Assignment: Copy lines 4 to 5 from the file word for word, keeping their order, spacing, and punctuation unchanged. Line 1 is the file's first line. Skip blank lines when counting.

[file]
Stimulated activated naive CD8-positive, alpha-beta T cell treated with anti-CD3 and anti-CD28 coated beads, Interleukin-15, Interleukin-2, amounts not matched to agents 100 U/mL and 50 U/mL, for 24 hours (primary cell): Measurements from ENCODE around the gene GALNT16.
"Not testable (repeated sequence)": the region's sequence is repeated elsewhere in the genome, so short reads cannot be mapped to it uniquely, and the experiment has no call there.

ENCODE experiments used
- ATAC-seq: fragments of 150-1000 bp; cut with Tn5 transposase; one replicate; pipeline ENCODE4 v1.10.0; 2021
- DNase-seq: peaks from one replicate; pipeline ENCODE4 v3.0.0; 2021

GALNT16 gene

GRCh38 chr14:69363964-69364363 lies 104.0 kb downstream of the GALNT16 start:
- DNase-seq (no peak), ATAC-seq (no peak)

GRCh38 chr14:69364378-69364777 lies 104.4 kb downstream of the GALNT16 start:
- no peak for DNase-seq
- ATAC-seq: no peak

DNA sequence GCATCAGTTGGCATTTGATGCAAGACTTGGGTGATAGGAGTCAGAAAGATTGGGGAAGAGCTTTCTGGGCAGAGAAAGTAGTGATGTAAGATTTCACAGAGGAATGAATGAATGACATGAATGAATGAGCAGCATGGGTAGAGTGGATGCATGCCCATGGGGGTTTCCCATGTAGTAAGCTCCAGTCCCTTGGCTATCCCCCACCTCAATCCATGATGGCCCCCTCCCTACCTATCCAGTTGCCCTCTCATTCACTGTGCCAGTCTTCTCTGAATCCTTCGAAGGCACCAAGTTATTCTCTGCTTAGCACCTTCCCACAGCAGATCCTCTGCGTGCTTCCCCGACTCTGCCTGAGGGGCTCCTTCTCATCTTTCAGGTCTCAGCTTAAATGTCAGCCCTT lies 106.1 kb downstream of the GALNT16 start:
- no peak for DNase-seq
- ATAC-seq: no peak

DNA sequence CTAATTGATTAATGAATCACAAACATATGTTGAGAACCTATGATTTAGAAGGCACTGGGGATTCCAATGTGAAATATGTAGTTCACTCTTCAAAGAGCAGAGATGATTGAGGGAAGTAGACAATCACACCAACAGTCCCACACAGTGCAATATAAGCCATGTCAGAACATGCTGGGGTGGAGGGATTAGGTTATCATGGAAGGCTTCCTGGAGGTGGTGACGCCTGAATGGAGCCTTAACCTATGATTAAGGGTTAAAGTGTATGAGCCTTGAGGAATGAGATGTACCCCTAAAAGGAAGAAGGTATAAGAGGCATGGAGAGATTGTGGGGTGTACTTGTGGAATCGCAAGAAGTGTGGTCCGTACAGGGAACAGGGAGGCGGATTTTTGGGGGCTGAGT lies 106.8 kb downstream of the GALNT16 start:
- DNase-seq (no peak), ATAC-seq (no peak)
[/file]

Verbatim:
- ATAC-seq: fragments of 150-1000 bp; cut with Tn5 transposase; one replicate; pipeline ENCODE4 v1.10.0; 2021
- DNase-seq: peaks from one replicate; pipeline ENCODE4 v3.0.0; 2021